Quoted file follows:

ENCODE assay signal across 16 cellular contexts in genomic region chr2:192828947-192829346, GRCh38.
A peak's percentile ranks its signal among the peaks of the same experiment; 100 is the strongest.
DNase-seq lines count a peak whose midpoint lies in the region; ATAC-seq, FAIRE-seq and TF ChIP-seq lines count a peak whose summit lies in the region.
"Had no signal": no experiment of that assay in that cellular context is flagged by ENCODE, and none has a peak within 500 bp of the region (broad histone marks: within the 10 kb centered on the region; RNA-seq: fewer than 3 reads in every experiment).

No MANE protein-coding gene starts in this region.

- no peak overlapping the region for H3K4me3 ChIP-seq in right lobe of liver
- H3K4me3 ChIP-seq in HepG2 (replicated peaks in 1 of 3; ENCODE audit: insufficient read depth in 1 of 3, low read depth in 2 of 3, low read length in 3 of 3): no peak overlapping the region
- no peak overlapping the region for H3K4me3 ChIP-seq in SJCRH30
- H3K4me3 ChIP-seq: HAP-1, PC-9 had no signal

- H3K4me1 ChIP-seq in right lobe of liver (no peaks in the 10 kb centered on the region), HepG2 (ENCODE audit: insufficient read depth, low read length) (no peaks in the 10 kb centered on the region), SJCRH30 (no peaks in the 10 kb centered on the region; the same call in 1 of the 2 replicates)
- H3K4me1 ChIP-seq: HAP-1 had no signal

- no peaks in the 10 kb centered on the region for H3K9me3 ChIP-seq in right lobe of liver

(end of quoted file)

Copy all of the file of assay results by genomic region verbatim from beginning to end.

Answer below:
ENCODE assay signal across 16 cellular contexts in genomic region chr2:192828947-192829346, GRCh38.
A peak's percentile ranks its signal among the peaks of the same experiment; 100 is the strongest.
DNase-seq lines count a peak whose midpoint lies in the region; ATAC-seq, FAIRE-seq and TF ChIP-seq lines count a peak whose summit lies in the region.
"Had no signal": no experiment of that assay in that cellular context is flagged by ENCODE, and none has a peak within 500 bp of the region (broad histone marks: within the 10 kb centered on the region; RNA-seq: fewer than 3 reads in every experiment).

No MANE protein-coding gene starts in this region.

- no peak overlapping the region for H3K4me3 ChIP-seq in right lobe of liver
- H3K4me3 ChIP-seq in HepG2 (replicated peaks in 1 of 3; ENCODE audit: insufficient read depth in 1 of 3, low read depth in 2 of 3, low read length in 3 of 3): no peak overlapping the region
- no peak overlapping the region for H3K4me3 ChIP-seq in SJCRH30
- H3K4me3 ChIP-seq: HAP-1, PC-9 had no signal

- H3K4me1 ChIP-seq in right lobe of liver (no peaks in the 10 kb centered on the region), HepG2 (ENCODE audit: insufficient read depth, low read length) (no peaks in the 10 kb centered on the region), SJCRH30 (no peaks in the 10 kb centered on the region; the same call in 1 of the 2 replicates)
- H3K4me1 ChIP-seq: HAP-1 had no signal

- no peaks in the 10 kb centered on the region for H3K9me3 ChIP-seq in right lobe of liver